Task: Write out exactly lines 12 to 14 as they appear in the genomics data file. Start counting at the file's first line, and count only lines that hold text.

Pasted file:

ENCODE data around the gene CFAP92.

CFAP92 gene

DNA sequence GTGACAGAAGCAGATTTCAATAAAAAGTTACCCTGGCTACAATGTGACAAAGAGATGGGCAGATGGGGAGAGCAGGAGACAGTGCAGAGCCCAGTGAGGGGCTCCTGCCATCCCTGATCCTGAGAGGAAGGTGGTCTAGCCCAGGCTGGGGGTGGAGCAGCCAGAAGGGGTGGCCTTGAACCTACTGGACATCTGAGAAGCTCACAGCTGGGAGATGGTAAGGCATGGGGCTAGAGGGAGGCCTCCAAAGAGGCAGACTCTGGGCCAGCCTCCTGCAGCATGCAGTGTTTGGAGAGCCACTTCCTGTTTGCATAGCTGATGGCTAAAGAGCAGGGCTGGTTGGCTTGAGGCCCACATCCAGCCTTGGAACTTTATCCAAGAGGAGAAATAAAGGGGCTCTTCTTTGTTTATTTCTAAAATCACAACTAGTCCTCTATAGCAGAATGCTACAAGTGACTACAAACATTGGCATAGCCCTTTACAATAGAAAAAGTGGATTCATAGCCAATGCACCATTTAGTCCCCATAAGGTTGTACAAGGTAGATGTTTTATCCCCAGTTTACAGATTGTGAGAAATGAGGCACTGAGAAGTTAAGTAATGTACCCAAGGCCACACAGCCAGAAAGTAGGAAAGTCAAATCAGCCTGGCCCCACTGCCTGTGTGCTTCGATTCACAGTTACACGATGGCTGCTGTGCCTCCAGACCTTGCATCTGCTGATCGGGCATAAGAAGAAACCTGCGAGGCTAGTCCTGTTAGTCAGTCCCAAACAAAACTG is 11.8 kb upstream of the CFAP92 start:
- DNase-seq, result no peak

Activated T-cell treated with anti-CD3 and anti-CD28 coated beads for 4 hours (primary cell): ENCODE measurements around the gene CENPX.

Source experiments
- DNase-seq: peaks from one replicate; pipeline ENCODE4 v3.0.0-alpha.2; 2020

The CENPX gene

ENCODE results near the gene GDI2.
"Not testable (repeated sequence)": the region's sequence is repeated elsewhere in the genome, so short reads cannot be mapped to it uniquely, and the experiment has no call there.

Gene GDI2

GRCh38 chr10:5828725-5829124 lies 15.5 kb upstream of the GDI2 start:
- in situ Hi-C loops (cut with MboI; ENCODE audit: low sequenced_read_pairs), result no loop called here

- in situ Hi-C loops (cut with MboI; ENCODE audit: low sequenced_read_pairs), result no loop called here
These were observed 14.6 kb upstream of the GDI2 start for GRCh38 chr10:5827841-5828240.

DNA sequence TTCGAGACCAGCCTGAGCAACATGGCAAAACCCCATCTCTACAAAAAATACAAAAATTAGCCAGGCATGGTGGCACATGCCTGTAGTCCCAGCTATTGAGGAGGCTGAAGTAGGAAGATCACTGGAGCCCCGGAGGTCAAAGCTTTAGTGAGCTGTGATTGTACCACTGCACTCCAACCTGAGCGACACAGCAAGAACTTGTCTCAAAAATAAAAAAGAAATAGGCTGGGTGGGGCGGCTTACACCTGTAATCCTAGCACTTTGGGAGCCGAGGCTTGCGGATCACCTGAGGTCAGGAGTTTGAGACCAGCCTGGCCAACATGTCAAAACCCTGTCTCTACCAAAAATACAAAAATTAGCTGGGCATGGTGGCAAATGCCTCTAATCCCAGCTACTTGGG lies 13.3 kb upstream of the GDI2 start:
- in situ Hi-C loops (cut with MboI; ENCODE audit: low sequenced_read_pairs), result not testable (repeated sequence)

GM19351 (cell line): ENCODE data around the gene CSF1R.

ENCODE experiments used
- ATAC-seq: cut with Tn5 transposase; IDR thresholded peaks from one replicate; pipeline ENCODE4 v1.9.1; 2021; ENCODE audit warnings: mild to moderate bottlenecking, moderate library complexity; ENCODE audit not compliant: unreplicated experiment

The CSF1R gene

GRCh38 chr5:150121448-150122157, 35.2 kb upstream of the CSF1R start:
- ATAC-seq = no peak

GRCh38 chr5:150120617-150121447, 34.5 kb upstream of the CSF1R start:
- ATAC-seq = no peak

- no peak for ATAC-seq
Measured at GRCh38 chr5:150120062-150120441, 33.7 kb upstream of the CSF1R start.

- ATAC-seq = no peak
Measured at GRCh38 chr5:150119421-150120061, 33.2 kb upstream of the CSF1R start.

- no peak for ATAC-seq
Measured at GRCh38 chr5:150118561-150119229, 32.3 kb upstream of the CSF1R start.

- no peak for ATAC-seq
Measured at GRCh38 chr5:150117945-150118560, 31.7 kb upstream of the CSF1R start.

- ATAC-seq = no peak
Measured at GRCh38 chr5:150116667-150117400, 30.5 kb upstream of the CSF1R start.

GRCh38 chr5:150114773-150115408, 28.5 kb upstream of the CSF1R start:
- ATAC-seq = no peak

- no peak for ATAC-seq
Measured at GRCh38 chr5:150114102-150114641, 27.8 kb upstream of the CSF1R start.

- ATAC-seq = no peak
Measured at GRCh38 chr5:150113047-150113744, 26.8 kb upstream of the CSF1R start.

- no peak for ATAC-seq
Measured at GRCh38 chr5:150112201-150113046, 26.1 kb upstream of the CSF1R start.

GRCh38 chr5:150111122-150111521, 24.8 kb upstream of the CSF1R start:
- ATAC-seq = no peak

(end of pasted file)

GRCh38 chr10:5828725-5829124 lies 15.5 kb upstream of the GDI2 start:
- in situ Hi-C loops (cut with MboI; ENCODE audit: low sequenced_read_pairs), result no loop called here

- in situ Hi-C loops (cut with MboI; ENCODE audit: low sequenced_read_pairs), result no loop called here